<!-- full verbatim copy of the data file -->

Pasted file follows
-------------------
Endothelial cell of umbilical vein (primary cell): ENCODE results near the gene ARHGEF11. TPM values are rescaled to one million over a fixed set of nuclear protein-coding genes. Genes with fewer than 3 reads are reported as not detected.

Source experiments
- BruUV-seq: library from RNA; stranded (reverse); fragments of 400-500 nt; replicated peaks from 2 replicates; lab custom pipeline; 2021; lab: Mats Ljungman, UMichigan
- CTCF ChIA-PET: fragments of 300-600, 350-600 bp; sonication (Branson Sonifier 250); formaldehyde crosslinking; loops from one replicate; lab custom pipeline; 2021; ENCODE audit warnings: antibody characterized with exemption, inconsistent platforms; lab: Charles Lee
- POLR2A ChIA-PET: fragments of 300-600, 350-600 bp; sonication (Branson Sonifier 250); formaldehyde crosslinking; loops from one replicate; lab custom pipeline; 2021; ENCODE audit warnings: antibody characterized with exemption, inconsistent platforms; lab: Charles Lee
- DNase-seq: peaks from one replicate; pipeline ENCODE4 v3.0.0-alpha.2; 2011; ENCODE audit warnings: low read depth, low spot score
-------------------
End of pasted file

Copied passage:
Endothelial cell of umbilical vein (primary cell): ENCODE results near the gene ARHGEF11. TPM values are rescaled to one million over a fixed set of nuclear protein-coding genes. Genes with fewer than 3 reads are reported as not detected.

Source experiments
- BruUV-seq: library from RNA; stranded (reverse); fragments of 400-500 nt; replicated peaks from 2 replicates; lab custom pipeline; 2021; lab: Mats Ljungman, UMichigan
- CTCF ChIA-PET: fragments of 300-600, 350-600 bp; sonication (Branson Sonifier 250); formaldehyde crosslinking; loops from one replicate; lab custom pipeline; 2021; ENCODE audit warnings: antibody characterized with exemption, inconsistent platforms; lab: Charles Lee
- POLR2A ChIA-PET: fragments of 300-600, 350-600 bp; sonication (Branson Sonifier 250); formaldehyde crosslinking; loops from one replicate; lab custom pipeline; 2021; ENCODE audit warnings: antibody characterized with exemption, inconsistent platforms; lab: Charles Lee
- DNase-seq: peaks from one replicate; pipeline ENCODE4 v3.0.0-alpha.2; 2011; ENCODE audit warnings: low read depth, low spot score